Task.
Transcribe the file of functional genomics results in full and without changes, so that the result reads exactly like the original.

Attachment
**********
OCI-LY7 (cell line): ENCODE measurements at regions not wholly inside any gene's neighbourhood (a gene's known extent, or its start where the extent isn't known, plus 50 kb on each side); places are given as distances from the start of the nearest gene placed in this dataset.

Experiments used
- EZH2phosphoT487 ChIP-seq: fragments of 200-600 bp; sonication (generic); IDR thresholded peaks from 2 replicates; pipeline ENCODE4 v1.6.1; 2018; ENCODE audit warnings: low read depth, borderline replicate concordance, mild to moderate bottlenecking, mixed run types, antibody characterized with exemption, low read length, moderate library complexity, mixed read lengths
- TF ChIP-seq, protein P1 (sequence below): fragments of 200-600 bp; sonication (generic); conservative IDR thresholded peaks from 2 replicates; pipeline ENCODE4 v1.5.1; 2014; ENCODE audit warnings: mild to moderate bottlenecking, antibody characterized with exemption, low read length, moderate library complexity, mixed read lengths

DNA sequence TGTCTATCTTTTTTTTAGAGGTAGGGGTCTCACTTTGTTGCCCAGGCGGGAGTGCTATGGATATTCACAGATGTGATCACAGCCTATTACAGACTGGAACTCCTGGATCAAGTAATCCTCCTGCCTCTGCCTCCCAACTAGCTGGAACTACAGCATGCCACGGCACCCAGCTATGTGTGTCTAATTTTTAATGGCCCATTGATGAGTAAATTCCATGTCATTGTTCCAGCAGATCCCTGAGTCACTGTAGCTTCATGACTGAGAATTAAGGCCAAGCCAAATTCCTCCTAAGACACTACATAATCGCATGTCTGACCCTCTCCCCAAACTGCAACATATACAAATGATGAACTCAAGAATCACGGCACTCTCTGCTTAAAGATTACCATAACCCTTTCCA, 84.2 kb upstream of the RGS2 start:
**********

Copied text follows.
OCI-LY7 (cell line): ENCODE measurements at regions not wholly inside any gene's neighbourhood (a gene's known extent, or its start where the extent isn't known, plus 50 kb on each side); places are given as distances from the start of the nearest gene placed in this dataset.

Experiments used
- EZH2phosphoT487 ChIP-seq: fragments of 200-600 bp; sonication (generic); IDR thresholded peaks from 2 replicates; pipeline ENCODE4 v1.6.1; 2018; ENCODE audit warnings: low read depth, borderline replicate concordance, mild to moderate bottlenecking, mixed run types, antibody characterized with exemption, low read length, moderate library complexity, mixed read lengths
- TF ChIP-seq, protein P1 (sequence below): fragments of 200-600 bp; sonication (generic); conservative IDR thresholded peaks from 2 replicates; pipeline ENCODE4 v1.5.1; 2014; ENCODE audit warnings: mild to moderate bottlenecking, antibody characterized with exemption, low read length, moderate library complexity, mixed read lengths

DNA sequence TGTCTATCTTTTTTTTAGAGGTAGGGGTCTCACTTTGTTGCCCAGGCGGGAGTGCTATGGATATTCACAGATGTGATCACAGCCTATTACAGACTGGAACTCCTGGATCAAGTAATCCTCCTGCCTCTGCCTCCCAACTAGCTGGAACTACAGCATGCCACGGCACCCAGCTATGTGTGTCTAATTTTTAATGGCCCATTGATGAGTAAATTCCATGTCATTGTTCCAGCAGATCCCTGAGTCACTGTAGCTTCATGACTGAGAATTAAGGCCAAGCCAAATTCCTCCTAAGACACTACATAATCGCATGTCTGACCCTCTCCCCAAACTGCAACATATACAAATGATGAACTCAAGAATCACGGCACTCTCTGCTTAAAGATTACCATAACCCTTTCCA, 84.2 kb upstream of the RGS2 start: